Petrogram - Spring 2011 - (Page 19)
You’ve Been Sued and Your Insurance Company Denied the Claim:
Mark Nation, The Nation Law Firm
he only thing worse than being sued is having your insurance company deny the claim, leaving you to deal with the lawsuit on your own. However, there is hope. You have options. Part of the protection you purchased with your insurance policy is known as “liability coverage.” Liability coverage protects you, your employees and your business in the event you are sued for personal injuries, wrongful deaths or damage to property. When you ﬁrst become aware of a potential claim (even if it isn’t an oﬃcial lawsuit) you should immediately advise your insurance company in writing. Don’t wait until you’ve been sued. Most policies require that you notify the insurance company as soon as something happens that may give rise to a claim. That way, the insurance company can investigate the situation and begin gathering important evidence and witness statements, if necessary. Once you notify the insurance company of a claim, it will also analyze the situation to decide whether or not the claim is covered under the policy. If they determine that it is covered, the insurance company will provide you with an adjuster and a lawyer, if necessary. The insurance company will also pay claims up to your liability limit as described in your policy declaration sheet. If the insurance company believes that the claim is not covered by the policy, it will send you either a denial letter or something known as a “Reservation of Rights” letter. With a denial letter, the insurance company ﬂat out denies the claim and says it isn’t going to help you with defense of the claim. In a Reservation of Rights letter, the insurance company may agree to defend you against the claim, but you will have to repay the money spent on a defense lawyer if it is later determined that there is no coverage. In other words, the insurance company is “reserving its rights” to deny the claim later and seek reimbursement from you for the money it spent.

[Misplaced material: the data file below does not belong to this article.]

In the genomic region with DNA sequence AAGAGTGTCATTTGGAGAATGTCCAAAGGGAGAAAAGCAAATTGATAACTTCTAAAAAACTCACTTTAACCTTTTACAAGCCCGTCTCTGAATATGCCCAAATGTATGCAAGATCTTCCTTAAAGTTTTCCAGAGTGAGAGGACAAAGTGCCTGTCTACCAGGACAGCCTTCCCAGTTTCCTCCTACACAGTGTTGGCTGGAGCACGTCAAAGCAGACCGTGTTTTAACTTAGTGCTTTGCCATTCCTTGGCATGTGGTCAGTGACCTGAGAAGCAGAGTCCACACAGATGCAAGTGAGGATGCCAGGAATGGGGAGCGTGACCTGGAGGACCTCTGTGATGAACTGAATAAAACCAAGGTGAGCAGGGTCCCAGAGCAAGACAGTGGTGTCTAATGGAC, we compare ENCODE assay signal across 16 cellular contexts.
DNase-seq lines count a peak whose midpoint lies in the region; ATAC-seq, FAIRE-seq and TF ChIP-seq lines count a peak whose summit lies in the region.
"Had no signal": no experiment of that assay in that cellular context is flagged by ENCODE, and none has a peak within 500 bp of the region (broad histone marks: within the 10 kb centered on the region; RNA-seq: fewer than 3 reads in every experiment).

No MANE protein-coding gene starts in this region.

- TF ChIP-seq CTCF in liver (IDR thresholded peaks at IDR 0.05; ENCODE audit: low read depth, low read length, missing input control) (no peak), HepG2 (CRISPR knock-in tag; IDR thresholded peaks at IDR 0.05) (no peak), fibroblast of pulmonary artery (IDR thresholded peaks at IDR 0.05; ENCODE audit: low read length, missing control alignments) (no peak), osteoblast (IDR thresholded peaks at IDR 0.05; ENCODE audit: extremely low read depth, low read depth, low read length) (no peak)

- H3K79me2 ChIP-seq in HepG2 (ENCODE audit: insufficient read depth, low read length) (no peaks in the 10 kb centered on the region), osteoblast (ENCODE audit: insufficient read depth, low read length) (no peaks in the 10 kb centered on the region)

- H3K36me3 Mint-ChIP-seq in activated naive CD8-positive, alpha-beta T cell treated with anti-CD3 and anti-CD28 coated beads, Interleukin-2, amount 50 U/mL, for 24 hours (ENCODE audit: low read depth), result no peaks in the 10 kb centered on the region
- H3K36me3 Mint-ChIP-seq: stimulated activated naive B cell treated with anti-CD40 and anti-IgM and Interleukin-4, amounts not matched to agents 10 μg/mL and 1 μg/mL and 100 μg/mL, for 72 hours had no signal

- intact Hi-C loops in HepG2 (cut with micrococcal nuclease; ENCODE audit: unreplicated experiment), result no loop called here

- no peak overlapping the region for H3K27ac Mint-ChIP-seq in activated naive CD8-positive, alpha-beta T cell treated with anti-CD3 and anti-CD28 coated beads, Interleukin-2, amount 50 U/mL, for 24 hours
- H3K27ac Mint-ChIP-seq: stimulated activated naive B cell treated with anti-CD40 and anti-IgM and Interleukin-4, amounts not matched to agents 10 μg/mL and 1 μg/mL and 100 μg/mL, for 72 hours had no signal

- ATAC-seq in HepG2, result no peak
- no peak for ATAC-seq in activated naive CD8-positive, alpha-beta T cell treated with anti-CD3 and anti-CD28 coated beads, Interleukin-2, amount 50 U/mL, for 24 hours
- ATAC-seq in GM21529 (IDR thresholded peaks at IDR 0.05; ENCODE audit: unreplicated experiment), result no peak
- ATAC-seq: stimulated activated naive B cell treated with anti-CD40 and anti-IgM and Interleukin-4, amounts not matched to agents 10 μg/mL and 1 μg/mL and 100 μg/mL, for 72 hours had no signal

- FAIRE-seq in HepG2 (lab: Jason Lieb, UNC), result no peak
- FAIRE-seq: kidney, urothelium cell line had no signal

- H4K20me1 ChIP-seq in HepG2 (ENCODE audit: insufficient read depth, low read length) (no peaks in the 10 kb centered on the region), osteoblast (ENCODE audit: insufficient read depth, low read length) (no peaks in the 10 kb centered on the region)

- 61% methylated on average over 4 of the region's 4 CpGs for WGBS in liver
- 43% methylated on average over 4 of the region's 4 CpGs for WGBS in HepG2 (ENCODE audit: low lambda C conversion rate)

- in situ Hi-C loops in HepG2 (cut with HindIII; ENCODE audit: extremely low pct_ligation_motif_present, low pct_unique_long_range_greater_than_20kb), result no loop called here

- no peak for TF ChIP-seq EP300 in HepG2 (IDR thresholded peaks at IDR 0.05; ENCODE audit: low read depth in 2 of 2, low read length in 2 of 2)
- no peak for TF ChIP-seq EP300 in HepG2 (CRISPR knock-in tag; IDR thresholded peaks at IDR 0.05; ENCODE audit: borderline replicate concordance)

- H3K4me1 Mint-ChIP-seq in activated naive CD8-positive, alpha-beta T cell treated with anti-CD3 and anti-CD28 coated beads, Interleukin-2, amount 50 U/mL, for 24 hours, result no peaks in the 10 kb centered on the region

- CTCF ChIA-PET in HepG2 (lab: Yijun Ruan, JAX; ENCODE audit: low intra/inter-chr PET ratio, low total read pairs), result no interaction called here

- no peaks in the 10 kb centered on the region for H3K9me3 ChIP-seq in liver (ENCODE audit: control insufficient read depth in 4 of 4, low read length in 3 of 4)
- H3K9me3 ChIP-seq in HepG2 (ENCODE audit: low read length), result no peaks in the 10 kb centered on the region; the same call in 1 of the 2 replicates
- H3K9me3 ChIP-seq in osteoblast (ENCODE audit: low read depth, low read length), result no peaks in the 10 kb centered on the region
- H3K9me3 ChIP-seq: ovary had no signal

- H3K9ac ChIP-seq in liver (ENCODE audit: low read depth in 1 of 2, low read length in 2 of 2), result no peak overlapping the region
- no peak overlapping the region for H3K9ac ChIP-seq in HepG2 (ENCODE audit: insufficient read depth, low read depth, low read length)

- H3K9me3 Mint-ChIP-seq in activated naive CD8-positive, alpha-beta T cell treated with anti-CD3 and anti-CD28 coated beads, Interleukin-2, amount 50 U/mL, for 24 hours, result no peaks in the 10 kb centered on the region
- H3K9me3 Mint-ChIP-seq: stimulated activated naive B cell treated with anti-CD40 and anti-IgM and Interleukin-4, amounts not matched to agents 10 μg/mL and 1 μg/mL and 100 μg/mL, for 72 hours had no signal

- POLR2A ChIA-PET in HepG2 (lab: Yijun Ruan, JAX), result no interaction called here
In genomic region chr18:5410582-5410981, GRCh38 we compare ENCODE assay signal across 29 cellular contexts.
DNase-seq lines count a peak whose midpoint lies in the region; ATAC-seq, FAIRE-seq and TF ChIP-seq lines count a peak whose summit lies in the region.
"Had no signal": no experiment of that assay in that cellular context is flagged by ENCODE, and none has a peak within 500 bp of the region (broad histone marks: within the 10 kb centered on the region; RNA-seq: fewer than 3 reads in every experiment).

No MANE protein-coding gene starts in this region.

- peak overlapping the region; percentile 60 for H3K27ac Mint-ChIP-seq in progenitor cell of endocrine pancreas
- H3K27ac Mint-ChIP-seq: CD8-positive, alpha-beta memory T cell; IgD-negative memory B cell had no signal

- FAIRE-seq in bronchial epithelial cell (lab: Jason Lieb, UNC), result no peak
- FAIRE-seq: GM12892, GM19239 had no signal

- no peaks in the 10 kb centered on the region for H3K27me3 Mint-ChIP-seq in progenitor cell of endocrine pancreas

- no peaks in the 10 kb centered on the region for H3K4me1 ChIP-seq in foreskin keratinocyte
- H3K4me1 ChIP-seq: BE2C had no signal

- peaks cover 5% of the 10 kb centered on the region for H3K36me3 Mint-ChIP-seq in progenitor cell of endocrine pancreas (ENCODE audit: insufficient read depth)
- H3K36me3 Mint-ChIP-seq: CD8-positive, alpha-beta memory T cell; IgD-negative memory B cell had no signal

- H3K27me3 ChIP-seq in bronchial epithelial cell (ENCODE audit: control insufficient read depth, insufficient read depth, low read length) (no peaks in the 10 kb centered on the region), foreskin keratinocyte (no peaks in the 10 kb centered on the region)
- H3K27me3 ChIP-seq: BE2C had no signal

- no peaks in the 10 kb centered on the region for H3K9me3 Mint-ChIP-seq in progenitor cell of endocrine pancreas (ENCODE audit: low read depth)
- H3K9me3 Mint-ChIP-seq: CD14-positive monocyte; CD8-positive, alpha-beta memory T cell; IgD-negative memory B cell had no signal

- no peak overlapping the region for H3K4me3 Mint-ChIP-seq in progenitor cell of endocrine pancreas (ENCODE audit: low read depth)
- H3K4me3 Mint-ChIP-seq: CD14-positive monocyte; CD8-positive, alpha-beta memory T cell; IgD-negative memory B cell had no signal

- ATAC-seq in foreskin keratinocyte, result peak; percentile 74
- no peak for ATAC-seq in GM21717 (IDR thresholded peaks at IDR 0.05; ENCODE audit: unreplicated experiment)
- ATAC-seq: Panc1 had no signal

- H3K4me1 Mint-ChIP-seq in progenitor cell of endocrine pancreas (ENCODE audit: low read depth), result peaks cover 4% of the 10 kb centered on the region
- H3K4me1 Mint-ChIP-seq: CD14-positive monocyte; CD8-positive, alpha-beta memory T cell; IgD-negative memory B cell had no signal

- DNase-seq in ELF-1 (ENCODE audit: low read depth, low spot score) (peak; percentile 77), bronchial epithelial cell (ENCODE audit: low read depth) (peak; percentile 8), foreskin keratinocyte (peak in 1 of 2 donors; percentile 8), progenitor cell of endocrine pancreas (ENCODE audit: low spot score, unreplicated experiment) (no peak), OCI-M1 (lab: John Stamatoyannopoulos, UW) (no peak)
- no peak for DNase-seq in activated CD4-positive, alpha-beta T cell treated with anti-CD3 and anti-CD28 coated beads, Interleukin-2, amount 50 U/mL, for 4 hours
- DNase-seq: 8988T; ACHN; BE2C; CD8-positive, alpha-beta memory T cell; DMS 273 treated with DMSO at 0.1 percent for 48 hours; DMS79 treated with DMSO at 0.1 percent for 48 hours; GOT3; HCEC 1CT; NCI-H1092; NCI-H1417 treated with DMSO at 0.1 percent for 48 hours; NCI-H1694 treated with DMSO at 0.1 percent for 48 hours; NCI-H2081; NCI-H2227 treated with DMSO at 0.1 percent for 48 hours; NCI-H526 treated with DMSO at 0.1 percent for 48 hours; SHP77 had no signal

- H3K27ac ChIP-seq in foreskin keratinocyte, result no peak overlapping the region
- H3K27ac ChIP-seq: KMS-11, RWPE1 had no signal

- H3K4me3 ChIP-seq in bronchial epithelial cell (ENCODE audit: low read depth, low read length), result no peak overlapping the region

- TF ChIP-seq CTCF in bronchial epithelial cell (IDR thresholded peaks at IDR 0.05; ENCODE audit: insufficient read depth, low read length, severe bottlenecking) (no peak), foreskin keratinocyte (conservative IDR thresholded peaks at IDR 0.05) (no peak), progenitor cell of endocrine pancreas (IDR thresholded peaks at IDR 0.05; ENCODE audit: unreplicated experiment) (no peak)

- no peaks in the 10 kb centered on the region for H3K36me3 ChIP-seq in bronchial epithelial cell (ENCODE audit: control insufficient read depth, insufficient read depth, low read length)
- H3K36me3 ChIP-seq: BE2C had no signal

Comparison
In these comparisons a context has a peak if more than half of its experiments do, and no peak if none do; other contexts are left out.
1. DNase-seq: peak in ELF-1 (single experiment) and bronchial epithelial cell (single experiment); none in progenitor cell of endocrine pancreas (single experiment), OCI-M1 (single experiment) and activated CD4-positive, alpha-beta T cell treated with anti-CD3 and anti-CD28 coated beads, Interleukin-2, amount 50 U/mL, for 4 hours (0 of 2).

Under no circumstances should you evaluate an insurance denial on your own.
If you receive a denial letter or a Reservation of Rights letter, you need legal representation immediately. Even if you read the letter yourself and believe that the insurance company’s position is correct, you should still have a lawyer who practices in the narrow ﬁeld of insurance coverage evaluate the insurance company’s position. Under no circumstances should you evaluate an insurance denial on your own. Many times, the denial may be appropriate. Even so, you still deserve the peace of mind that comes from knowing that a lawyer experienced in insurance coverage evaluated the denial. You also deserve to know if the denial was wrong and what can be done for you. The legal dockets are full of cases where courts have overturned insurance denials or Reservation of Rights letters. So, how does a lawyer go about reversing a denial? Many times, the way an insurance company reads a particular clause in a policy is quite diﬀerent from how an ordinary person or
Table of Contents for the Digital Edition of Petrogram - Spring 2011
Petrogram - Spring 2011
Meet Your New Executive Director
FPMA Chapter Meetings Are a Success!
FPMA Member Spotlight
You’ve Been Sued and Your Insurance Company Denied the Claim: Now What?
Out & About the Industry
How Health Care Reform Will Aff ect Your Business
Create Competitive Disruption Th rough the “8 Ps”
Index of Advertisers/Advertiser.com
FPMA Featured Advertiser Marketplace
Petrogram - Spring 2011